Website Myths De-Mystified

Desk with headphones and notebook

I often wonder if my web developer dudes sleep. They are constantly pumping out incredible work and frothing so hard on websites that occasionally I’m sure we’re talking about something else.

The code just seems to flow from their fingertips like warm honey from a hive, perpetually plucking the perfect plugin from thin air, emailing me with phrases such as, ‘Nice design Tess, I’ll just go make love with the computer keyboard and it’ll be finished before 9.’ These guys are so insanely passionate about what they do and are constantly researching latest trends, functionalities and industry updates. It really is magic to watch, except for the staring at a computer screen for 12 hours a day and not really getting up for much more than a Blend 43 every couple of hours thing.

But really, I owe it to these guys for not only producing exceptional work for Smack Bang, but also for keeping me up to date with the latest and greatest of the online world, afterall it’s tricky business this world wide web.

Like all good things, the online world is constantly evolving. Remember the dial up tone? Back in the 90’s that was the sound of the future. Fast forward a few years and it’s more prehistoric than your Great Aunt Beryl’s back molars. The nature of web design means that industry standards and best practices are forever changing! It’s hard yakka keeping up with these advances, I know I often feel like I’m running after Usain Bolt just trying to cover my digital ass.

With a little help from our web wizards however, I’ve collated a few key terms and ideas that I find come up with our clients on the reg.

    ‘Above the fold’ used to refer to how much of your site was visible when a user first lands on your page. Way back when, there was only a few standard sizes that websites could be, which meant that designers and developers could pretty much guarantee what would be seen on each screen. These days however, there are so many screen sizes (27”, 21.5”, 17”, 15” …), devices (desktop, laptop, iphone, tablet) and browser options (windows, safari, half screen, full screen) that ‘above the fold’ is a thing of the past, or at least getting to be that way. This is also due to the new responsive nature of a site. If you make your browser smaller, the text and images will adjust accordingly to the new screen size which will push all your content down.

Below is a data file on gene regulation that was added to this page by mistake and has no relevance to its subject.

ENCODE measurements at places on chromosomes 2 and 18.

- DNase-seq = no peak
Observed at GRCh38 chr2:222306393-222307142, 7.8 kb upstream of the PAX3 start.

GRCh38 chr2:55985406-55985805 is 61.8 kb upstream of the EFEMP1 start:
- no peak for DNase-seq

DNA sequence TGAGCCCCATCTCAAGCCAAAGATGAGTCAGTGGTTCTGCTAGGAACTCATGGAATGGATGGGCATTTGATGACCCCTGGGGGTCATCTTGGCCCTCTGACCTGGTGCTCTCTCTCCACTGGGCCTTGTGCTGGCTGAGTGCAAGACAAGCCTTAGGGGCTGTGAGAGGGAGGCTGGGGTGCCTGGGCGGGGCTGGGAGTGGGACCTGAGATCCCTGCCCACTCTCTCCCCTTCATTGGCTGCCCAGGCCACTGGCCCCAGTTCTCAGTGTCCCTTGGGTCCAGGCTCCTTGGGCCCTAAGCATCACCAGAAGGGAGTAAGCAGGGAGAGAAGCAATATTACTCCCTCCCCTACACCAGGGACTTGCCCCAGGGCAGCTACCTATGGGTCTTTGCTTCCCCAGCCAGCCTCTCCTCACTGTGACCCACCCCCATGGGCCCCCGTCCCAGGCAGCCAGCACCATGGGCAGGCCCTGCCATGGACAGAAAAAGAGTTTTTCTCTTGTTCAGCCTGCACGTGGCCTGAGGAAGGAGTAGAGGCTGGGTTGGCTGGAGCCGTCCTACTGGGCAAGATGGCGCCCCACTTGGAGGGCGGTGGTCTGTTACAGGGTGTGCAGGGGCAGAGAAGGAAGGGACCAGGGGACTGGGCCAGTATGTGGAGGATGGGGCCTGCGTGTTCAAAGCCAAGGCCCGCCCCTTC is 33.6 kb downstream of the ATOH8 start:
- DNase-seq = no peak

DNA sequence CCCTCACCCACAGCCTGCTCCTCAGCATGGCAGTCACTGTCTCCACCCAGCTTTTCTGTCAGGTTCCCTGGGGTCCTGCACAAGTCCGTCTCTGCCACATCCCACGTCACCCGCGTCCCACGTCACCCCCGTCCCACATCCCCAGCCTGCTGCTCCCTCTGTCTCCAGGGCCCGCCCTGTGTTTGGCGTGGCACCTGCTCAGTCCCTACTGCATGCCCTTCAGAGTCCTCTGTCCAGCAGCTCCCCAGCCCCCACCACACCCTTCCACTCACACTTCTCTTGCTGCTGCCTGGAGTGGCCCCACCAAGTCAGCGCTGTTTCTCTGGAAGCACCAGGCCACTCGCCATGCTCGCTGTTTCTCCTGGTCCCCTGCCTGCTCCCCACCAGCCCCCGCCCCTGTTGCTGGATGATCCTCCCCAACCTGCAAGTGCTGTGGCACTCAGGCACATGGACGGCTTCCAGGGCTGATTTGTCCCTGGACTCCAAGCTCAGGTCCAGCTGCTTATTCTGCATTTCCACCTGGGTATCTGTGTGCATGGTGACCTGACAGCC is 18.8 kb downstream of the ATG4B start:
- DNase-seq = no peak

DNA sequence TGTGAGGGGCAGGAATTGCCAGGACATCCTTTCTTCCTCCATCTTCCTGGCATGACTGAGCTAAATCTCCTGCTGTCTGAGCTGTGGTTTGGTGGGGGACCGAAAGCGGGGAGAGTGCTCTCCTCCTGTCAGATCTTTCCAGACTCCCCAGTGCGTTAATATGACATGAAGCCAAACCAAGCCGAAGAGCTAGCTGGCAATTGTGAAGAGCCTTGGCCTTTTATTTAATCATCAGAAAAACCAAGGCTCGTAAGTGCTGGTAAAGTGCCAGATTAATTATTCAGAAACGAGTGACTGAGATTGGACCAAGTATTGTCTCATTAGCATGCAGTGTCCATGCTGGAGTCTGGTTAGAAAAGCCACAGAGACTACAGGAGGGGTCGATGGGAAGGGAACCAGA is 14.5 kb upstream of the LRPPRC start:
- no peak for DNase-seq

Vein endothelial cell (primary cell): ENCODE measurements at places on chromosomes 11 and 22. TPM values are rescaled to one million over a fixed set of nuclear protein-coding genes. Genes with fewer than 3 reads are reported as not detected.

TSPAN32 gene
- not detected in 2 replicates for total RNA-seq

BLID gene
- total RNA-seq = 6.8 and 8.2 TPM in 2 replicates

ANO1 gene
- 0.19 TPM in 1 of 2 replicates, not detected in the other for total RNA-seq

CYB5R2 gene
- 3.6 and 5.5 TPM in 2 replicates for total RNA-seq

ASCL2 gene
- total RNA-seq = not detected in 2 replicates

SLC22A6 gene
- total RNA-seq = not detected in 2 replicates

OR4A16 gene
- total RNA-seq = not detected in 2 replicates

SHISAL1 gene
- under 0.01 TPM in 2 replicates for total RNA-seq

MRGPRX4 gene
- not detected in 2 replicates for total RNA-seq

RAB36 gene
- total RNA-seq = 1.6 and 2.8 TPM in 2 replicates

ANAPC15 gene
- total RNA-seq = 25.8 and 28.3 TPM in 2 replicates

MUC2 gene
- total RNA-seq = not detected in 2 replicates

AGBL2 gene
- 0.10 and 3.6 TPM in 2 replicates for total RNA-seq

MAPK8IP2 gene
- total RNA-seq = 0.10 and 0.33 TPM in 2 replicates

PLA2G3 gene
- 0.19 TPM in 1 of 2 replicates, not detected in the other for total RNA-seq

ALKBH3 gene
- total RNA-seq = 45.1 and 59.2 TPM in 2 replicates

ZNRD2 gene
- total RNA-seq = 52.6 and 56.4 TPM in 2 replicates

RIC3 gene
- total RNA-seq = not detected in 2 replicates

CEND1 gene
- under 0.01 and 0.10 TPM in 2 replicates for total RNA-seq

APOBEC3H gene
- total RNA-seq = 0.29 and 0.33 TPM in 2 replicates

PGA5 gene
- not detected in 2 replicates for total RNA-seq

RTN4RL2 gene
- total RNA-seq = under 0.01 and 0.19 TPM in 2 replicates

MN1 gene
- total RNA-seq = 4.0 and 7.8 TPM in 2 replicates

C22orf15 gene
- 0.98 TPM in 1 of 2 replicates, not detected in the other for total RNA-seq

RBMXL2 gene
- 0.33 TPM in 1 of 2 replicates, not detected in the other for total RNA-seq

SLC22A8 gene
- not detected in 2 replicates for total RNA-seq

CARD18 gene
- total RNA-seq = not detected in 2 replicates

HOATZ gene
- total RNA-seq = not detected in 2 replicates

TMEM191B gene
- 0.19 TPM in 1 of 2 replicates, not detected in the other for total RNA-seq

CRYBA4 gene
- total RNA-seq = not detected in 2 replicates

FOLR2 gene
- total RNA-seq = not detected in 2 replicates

With similar reasoning to above, taking into consideration screen sizes when reviewing and thinking about your website is important. We design all of our sites to be responsive to different screen sizes, but realistically, a site will look different on a 17” than a 27”. Content doesn’t just zoom in and zoom out to fit the page, it re-arranges itself to keep its design integrity but sit well within its constraints.
    We always do our darndest to develop our sites to look as close to our design jpegs as possible. Again, because we want your site to work across multiple platforms, sometimes your site will look a little different to the flat jpeg image depending what type of screen you’re viewing on. These differences will mainly be:
    • white space or slight layout differences (this depends on screen size),
    • fonts may view slightly thicker or thinner (we design in photoshop, where as your site is a coded live site. The font settings across the platforms vary slightly)
    • paragraphs (the way the font sits in a block) – this is due to again, the screen sizes being changeable, and the importance that your type moves to fill the screen the user is on.After we build the site from the designs, it also gets sent back through quality control yet again. So you might find that things change yet again – this is all about user experience, and making sure that your customers get the ultimate experience of your site – complete with bells, whistles and confetti. Once the site is in alive and working, our team will notice new things as they interact with the site (clicking, hovering, touching, tapping, swiping, licking, etc) and how the site builds (when client starts adding in new copy, they realize that they need to… etc.). We review it and we make adjustments for the benefit of the user.
    Unfortunately, we can’t just use any old font we want on a website (even if it’s your absolute fave!). Web Safe Fonts are fonts that are specially designed for use on websites, and are supported across multiple platforms (basically this means that the chances of a user not seeing the correct font is minimised). Often when we do a branding project, we’ll provide you with print fonts (your main brand fonts) and a web font equivalent.
    When possible, we try to avoid rollovers on mobile sites. This is because the user experience for phone use is to scroll, and to click to move to a next page. This means that where things appear as rollovers on your desktop site (ie, you hover over an image and a caption appears over it), on your mobile site, this caption will appear under the image at all times.
    In an ideal world our clients would send us their copy, we’d design it and develop it and voila – piece of cake, you’ve got a new website and we’re all sipping champagne and getting groovy. The reality is though, a website build is a big project and along the way directions change and tweaks are made. Our developer may need to make small tweaks and changes to the demo site before you can hit the green button. Your changes may seem simple at first, but when you’re dealing with a multi-layered, 3 dimensional beast that needs to be operating at 100% across multiple browsers and devices, we need to make that change in a number of ways, and test its output in even more ways. Hence, why you may need to wait a day or two for your feedback to be actioned.

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